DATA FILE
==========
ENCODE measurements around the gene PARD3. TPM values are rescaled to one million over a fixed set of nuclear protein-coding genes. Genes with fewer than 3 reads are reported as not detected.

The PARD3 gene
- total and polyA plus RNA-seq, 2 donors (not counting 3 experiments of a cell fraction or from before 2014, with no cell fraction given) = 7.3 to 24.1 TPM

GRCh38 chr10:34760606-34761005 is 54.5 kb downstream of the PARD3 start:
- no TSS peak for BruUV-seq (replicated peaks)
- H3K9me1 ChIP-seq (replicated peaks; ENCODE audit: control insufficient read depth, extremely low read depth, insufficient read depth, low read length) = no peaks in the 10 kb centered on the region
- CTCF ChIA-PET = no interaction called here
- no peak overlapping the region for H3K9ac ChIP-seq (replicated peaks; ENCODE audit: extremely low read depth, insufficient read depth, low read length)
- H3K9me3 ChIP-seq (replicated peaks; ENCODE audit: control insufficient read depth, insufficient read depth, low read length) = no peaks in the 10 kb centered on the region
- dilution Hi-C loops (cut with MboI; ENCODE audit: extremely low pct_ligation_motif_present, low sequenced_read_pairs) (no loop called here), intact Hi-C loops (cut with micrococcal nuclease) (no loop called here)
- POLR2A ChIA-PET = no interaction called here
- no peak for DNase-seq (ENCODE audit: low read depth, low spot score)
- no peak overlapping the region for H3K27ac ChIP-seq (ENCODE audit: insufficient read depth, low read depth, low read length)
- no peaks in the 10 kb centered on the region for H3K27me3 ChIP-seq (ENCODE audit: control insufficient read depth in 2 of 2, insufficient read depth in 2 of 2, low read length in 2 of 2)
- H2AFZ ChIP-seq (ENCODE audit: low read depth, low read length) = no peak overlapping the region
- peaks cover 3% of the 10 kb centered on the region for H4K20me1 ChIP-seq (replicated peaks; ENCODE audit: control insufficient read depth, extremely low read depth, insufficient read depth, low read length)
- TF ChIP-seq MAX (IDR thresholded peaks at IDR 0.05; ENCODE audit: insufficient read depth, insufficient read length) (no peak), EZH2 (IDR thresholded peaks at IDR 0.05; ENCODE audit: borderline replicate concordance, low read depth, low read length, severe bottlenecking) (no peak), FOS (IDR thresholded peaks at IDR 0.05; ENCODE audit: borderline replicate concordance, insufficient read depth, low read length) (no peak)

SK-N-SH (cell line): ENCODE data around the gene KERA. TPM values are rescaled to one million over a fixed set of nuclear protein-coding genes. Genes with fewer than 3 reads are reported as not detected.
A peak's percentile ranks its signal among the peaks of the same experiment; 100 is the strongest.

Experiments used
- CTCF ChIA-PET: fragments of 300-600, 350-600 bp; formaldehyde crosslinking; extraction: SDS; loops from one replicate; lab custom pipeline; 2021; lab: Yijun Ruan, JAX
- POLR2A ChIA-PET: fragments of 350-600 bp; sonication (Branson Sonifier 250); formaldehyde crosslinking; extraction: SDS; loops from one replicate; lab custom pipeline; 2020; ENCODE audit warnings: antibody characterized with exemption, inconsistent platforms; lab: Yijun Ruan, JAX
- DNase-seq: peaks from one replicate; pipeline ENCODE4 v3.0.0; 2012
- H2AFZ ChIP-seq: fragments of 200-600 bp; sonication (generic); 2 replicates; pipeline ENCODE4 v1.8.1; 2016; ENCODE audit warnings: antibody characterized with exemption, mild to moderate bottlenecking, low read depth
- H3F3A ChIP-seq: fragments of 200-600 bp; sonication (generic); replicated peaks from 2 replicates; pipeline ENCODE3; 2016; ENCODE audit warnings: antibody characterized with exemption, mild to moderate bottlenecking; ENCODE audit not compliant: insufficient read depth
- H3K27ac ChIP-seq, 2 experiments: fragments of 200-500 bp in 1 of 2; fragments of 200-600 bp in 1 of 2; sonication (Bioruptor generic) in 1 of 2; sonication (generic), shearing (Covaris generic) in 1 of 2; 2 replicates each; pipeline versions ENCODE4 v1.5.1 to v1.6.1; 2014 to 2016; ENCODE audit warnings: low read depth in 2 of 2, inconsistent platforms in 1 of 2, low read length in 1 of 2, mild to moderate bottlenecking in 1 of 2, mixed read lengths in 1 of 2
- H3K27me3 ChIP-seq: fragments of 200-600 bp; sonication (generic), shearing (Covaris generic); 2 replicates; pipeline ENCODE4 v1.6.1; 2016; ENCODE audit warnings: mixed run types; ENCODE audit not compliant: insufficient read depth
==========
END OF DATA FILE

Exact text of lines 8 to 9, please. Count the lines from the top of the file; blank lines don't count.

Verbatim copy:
- no peak overlapping the region for H3K9ac ChIP-seq (replicated peaks; ENCODE audit: extremely low read depth, insufficient read depth, low read length)
- H3K9me3 ChIP-seq (replicated peaks; ENCODE audit: control insufficient read depth, insufficient read depth, low read length) = no peaks in the 10 kb centered on the region